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Numbers that Matter in the Immediate Future of Every Naturalist

With climate change and growing stress on natural resources, it’s time that we look at key numbers related to nature in a different light.

Photo by Antonio Garcia on Unsplash

There is no denying the fact that we are going through a transition in every field imaginable during this time. Be it the way we lived pre-pandemic compared to the way we’re living right now. Or, be it the way growth across the world has halted. Or, be it the way we’ve all come to realize the importance of nature around us compared to the way we thought of just one year ago.

These are changes that look dramatic because there is a marker in front of us that represents the separation. Had there been no such dramatic onset of changes, we’d all have thought of it as a reality of change. And, this is particularly true when we look at some of the numbers we have seen this year with respect to nature.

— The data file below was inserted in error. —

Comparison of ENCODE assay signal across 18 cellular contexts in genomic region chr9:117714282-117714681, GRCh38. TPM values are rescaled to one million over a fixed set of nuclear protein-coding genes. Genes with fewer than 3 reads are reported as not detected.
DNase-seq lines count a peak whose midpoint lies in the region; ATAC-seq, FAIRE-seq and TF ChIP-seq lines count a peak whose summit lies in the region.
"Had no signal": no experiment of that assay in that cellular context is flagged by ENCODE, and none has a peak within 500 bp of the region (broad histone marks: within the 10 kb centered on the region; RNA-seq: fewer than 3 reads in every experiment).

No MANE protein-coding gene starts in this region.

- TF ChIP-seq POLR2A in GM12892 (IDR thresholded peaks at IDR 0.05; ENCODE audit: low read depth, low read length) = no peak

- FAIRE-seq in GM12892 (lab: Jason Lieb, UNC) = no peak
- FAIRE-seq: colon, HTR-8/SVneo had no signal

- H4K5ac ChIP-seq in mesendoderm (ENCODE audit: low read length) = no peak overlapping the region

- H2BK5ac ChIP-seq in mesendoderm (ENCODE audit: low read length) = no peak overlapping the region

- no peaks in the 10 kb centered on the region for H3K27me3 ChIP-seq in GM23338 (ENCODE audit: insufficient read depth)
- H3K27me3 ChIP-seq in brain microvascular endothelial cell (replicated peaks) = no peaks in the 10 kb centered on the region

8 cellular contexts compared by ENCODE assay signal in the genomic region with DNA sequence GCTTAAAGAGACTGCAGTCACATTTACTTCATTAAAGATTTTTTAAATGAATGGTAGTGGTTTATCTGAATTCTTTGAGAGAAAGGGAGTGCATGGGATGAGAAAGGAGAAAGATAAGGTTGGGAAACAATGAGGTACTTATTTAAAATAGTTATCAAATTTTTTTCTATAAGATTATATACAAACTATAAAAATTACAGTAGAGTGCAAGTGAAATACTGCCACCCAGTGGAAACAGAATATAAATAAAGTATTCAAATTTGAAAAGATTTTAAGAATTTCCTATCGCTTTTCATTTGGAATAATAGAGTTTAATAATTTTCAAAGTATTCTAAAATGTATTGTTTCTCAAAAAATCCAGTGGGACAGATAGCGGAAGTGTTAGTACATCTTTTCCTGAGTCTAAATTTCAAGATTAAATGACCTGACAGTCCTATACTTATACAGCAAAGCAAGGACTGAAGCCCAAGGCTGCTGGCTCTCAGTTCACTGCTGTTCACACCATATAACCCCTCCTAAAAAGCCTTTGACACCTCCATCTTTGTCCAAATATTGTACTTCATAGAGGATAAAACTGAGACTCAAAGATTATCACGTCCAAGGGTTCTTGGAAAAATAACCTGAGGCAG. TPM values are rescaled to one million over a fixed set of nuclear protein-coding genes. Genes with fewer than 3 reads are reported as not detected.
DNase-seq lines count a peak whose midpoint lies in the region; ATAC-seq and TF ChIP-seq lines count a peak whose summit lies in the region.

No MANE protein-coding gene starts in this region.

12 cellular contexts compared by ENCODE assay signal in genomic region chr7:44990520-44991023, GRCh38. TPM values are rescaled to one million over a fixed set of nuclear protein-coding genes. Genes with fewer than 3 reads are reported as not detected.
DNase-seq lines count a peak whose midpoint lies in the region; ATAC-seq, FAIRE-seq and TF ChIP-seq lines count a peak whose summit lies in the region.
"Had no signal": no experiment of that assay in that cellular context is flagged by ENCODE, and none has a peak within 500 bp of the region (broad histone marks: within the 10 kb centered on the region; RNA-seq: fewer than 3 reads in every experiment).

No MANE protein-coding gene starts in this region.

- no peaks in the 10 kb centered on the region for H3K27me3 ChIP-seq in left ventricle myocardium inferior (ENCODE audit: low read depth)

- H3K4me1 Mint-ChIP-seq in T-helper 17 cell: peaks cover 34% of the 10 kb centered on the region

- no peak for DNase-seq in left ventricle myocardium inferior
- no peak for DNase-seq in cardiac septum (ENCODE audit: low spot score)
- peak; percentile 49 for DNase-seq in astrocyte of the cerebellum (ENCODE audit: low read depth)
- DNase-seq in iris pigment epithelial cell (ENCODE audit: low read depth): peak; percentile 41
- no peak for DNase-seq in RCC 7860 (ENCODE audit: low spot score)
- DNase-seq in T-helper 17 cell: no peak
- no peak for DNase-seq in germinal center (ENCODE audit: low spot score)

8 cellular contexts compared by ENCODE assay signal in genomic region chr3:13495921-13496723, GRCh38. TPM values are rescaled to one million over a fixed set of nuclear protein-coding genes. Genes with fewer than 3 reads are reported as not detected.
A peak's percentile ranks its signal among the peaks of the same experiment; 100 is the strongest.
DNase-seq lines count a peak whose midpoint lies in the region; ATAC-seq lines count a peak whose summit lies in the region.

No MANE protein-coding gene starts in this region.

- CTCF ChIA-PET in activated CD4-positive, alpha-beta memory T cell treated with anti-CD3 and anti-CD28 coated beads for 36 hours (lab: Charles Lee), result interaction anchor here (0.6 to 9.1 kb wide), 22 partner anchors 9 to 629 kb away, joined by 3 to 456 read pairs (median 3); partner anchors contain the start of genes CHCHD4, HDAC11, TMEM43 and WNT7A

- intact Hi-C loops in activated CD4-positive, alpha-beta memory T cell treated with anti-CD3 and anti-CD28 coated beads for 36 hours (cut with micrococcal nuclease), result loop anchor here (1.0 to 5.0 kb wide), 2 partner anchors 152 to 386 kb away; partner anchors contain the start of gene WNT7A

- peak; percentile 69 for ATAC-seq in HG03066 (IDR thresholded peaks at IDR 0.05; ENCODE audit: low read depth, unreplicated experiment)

For clarity, it isn’t just the numbers that showcase the intensity of heat that we’ve seen. Or, the alarming number of ice that we’ve seen disappear. Or, the jaw-dropping number of forest fires that have ravaged across the world. We need to have a deeper look at numbers that are not directly correlated to nature. Like for instance, the number of countries that are working towards a carbon-neutral future. Or the number of leaders of countries who are really looking at climate change as a threat.

In many ways, the year we’ve witnessed sets itself so far apart from the preceding years that it begs for us to stop in the wake and take a note. It literally has begged for us to rethink the way we envision everything we’ve been doing thus far. The way we lived. The way global economies were built. The way we’ve neglected sustainability. And, the way we’ve all understood our place in the complex ecosystem called ‘The Earth’.